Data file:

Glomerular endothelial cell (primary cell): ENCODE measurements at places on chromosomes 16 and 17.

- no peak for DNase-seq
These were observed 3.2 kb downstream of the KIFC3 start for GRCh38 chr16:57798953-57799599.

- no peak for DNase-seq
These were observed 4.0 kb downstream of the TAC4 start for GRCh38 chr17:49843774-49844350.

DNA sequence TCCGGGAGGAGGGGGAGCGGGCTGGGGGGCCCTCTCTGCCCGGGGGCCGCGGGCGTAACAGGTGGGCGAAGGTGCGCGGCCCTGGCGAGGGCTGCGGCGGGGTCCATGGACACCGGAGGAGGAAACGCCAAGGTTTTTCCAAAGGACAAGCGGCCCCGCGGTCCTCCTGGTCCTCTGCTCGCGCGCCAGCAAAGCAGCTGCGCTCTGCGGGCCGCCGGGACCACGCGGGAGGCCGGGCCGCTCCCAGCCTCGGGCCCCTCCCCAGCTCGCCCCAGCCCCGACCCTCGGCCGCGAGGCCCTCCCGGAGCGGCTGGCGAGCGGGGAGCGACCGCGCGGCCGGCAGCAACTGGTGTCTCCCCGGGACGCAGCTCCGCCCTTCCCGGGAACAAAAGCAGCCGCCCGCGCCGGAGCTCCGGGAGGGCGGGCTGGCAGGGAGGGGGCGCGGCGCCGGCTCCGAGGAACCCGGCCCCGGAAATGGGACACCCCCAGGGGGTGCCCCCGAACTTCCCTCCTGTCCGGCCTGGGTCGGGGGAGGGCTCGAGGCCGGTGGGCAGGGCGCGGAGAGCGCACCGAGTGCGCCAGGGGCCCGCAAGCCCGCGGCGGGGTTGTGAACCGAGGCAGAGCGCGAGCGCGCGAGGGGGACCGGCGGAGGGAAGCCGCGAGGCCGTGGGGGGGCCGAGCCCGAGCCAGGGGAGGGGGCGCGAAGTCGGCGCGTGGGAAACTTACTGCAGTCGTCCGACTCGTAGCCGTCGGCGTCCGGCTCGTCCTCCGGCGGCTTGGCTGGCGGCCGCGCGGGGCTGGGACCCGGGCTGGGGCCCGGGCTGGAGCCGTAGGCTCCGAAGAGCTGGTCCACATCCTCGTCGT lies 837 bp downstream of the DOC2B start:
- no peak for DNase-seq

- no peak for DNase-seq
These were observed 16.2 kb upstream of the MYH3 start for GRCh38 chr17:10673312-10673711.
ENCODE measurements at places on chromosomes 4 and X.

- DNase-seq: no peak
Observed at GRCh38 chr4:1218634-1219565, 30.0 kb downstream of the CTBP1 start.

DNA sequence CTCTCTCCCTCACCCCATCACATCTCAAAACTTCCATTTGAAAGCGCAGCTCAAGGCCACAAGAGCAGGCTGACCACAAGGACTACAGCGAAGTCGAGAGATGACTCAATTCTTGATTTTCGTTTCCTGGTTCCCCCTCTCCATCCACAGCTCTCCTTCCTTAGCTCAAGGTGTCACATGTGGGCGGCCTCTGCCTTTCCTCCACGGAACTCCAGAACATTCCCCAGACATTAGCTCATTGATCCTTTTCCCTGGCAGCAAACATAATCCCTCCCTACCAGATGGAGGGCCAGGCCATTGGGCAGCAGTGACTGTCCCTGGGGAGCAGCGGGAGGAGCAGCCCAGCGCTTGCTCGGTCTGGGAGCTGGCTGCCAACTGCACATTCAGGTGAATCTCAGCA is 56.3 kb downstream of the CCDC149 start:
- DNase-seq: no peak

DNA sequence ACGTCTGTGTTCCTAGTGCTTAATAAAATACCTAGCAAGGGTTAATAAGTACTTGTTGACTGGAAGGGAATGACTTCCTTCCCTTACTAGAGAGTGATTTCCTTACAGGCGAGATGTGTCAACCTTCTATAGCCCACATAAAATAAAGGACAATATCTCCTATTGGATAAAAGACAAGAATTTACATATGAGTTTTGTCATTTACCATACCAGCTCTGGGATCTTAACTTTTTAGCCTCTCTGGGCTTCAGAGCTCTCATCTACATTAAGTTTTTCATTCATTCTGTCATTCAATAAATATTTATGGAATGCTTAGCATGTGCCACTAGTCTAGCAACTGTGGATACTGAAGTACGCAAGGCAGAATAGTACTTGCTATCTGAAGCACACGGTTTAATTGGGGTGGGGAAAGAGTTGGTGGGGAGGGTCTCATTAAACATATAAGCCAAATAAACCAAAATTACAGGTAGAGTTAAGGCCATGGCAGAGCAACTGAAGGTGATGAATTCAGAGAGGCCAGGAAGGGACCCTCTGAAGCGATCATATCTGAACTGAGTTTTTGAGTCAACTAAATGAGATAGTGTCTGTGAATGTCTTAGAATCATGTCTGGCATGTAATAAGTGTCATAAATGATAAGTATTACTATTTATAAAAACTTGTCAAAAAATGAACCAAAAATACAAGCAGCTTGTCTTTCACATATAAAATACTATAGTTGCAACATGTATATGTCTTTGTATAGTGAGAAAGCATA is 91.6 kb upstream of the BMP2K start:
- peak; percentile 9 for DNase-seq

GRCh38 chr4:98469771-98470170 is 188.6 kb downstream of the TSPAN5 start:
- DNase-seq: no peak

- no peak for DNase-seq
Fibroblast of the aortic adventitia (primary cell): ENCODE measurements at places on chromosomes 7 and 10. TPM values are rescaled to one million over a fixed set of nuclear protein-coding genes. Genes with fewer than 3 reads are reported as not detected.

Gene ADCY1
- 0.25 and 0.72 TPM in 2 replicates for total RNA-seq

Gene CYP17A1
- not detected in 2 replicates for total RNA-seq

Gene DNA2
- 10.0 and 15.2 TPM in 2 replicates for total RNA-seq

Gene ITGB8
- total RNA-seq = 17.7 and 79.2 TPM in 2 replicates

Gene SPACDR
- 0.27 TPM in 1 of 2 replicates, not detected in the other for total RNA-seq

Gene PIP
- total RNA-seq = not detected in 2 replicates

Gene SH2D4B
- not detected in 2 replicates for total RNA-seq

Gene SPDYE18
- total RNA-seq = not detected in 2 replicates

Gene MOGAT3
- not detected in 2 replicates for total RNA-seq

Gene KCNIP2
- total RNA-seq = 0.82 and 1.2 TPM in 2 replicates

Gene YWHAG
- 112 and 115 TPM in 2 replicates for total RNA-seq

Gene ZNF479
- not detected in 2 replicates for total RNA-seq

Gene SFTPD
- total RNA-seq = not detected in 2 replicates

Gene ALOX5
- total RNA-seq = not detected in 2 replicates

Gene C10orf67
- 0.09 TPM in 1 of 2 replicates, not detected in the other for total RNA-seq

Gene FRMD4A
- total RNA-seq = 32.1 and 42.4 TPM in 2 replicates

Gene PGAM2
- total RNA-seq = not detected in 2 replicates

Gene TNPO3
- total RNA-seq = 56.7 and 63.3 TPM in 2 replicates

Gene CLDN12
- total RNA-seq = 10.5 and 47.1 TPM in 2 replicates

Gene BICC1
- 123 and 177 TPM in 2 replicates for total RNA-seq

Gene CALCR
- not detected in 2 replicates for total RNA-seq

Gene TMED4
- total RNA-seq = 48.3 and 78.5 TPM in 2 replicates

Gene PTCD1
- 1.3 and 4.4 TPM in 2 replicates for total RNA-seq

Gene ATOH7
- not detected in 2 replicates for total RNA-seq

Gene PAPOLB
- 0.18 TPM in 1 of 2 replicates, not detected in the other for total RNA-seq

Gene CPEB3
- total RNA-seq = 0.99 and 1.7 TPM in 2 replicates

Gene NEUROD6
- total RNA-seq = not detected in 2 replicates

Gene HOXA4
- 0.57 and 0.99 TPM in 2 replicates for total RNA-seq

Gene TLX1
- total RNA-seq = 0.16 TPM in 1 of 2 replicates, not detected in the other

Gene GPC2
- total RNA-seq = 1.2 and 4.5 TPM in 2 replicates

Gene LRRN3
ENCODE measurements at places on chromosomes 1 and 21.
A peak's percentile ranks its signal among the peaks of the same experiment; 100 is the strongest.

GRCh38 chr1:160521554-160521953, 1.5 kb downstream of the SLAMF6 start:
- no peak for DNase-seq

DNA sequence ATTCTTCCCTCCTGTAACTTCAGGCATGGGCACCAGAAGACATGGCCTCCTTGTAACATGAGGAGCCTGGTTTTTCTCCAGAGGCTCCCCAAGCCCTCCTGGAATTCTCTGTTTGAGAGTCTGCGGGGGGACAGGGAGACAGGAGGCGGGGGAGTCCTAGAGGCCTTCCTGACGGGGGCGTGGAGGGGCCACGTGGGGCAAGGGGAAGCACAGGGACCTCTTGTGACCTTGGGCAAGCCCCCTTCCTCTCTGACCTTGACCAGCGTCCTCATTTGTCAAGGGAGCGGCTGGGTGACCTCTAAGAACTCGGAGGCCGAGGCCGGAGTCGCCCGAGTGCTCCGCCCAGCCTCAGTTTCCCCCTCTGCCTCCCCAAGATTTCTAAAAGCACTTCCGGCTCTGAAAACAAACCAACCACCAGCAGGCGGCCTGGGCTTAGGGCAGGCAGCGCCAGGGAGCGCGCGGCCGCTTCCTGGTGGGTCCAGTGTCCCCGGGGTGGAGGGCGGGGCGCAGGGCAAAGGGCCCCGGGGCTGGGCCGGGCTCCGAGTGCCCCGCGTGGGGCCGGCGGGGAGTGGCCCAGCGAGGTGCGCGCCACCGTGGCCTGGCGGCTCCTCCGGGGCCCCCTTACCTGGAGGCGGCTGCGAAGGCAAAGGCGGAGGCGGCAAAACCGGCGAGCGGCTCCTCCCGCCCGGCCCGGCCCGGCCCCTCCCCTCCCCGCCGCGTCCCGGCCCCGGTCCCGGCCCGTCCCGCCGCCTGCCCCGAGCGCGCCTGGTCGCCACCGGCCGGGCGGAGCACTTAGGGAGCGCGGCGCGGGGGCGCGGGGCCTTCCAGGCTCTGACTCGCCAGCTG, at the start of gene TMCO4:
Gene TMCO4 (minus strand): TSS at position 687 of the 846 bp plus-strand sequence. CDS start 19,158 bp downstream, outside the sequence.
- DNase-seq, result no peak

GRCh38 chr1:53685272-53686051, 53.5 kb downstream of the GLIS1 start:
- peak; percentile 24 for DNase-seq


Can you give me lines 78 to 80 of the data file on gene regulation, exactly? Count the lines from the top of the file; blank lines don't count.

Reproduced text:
- total RNA-seq = 0.16 TPM in 1 of 2 replicates, not detected in the other

Gene GPC2
- total RNA-seq = 1.2 and 4.5 TPM in 2 replicates